From the experimental results, we concluded that the reaction time of 10 min. in relatively dry condition with Abs.EtOH-NaI / KI system is the best for PEHP quantification.

extbf{Reaction temperature.} The selected reaction temperature was near Abs.EtOH boiling point of $65-70,^{circ}mathrm{C}$. At this temperature, both the solubility of NaI / KI in the reaction medium and also the reaction rate of PEHP with iodide to liberate iodine are high. By using excess iodine source, it is possible to prevent liberated iodine at this relatively high temperature.cite{12}

As verified experimentally, thermal decomposition of PEHP at $65-70,^{circ}mathrm{C}$ during up to 15 min. is almost zero, thus we can do titration at this temperature.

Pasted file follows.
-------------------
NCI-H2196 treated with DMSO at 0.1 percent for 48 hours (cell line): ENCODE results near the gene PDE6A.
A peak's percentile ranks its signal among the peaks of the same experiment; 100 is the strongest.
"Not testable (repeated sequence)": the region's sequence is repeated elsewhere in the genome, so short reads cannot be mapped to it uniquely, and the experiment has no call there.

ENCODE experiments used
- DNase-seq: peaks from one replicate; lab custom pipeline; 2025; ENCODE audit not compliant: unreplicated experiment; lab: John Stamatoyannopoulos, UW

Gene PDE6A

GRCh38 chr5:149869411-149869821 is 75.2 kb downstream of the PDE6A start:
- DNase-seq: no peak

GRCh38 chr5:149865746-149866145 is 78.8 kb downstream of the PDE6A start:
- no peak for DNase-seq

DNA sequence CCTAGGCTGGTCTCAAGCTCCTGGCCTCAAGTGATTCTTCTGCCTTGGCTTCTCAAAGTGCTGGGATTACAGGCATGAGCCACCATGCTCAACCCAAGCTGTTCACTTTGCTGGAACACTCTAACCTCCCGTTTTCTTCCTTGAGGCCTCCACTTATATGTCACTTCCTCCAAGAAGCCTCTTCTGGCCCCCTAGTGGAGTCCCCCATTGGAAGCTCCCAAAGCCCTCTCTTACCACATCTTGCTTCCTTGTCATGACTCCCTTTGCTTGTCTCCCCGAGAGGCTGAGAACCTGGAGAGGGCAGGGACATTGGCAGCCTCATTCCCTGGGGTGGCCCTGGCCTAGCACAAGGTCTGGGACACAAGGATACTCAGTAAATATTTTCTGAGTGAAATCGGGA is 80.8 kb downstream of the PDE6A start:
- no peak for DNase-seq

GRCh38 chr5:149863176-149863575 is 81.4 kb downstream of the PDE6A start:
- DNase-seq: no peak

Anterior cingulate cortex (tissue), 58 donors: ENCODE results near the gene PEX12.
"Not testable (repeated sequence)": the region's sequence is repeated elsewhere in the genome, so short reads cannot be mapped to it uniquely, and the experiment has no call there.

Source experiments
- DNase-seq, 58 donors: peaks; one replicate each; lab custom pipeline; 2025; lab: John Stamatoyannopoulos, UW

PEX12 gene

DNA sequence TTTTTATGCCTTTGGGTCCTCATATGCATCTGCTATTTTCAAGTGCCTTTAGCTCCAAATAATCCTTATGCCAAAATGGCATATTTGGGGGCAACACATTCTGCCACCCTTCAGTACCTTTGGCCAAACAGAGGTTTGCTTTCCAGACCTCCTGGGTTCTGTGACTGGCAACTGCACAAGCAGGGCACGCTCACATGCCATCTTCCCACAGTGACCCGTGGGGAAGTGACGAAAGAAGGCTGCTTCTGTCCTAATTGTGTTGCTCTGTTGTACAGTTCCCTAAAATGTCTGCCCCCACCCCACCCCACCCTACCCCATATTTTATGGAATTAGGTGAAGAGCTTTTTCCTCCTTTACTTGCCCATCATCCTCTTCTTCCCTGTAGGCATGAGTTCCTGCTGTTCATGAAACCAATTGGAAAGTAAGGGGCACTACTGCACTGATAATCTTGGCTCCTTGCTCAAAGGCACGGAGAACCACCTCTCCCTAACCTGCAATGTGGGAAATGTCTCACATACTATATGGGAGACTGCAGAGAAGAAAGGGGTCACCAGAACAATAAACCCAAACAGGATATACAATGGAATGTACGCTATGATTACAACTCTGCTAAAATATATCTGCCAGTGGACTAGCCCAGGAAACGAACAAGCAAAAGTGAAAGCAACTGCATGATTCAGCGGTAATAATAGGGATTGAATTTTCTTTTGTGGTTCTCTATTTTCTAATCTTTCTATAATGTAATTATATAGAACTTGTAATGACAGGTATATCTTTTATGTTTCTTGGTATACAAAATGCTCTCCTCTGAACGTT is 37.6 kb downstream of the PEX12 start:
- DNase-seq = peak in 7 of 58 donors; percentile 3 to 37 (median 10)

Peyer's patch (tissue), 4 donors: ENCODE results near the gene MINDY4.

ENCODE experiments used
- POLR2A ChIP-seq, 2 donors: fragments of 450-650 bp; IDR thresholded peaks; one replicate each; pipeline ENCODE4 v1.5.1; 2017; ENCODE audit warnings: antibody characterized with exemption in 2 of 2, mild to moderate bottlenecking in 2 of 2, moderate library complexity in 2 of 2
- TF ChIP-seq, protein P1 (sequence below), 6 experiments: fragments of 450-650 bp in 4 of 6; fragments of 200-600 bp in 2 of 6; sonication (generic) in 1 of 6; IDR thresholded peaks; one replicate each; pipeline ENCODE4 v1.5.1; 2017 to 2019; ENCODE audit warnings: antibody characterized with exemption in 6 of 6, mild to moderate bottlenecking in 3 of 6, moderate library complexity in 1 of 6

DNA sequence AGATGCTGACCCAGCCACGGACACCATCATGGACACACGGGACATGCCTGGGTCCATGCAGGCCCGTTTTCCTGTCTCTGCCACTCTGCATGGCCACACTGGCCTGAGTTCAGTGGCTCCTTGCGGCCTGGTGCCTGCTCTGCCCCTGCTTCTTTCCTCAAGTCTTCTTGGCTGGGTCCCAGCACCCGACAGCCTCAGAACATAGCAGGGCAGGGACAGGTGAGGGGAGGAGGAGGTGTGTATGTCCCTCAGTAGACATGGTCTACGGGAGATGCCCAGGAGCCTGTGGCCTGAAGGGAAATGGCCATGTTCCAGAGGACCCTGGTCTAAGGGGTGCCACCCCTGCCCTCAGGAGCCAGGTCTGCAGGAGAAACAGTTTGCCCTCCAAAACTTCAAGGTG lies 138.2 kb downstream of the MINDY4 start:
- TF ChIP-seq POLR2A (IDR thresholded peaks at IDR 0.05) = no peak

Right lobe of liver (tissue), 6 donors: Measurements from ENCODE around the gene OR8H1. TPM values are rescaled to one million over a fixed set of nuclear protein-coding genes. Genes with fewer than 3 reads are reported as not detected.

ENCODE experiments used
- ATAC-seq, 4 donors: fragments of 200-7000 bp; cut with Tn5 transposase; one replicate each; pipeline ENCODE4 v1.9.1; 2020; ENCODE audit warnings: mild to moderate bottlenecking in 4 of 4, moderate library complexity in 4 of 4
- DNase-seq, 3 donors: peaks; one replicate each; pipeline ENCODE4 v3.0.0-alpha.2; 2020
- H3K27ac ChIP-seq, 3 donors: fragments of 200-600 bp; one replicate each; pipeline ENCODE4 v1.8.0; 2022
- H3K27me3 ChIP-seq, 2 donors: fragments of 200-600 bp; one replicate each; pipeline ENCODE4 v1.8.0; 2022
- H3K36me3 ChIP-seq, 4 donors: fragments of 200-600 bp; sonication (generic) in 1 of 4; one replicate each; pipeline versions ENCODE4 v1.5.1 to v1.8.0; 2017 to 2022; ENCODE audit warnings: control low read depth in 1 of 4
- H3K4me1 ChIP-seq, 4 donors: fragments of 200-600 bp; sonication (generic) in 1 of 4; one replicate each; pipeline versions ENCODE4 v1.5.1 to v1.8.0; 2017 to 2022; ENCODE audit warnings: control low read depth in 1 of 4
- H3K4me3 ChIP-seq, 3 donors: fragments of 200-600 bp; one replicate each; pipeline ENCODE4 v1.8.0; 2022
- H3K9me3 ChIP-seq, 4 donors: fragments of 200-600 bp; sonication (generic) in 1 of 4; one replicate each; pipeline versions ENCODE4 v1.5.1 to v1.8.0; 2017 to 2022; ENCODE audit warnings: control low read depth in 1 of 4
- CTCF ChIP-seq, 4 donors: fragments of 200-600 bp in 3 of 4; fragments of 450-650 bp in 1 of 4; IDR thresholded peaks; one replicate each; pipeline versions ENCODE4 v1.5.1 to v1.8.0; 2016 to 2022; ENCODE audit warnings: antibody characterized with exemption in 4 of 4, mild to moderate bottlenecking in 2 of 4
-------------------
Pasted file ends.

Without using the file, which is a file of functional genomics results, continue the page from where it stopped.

extbf{Solvent compositions.} The choice of solvent for titration depends on the following factors: It should be non-toxic, EB, PEHP, and KI/NaI have good solubility in it, it should be inexpensive and has no reaction with the materials in the titration solution. Acetone, EtOH, and IPA, each react with iodine in the presence of water and acid, so are unsuitable for organic ROOHs assay in aqueous solution. Among other solvents, Abs.EtOH was more appropriate than the 99\% IPA as a reaction medium because it is inexpensive and more environmentally friendly than the IPA. The solubility of reaction ingredients in Abs.EtOH at near boiling temperature was more than IPA. The IPA can be easily oxidized in the presence of atmospheric oxygen in the air to produce hydrogen peroxide, therefore, the reaction in the IPA solvent requires blank correction at the beginning of the titration. But Abs.EtOH does not easily oxidize in the air. Therefore, Abs.EtOH was our selected solvent.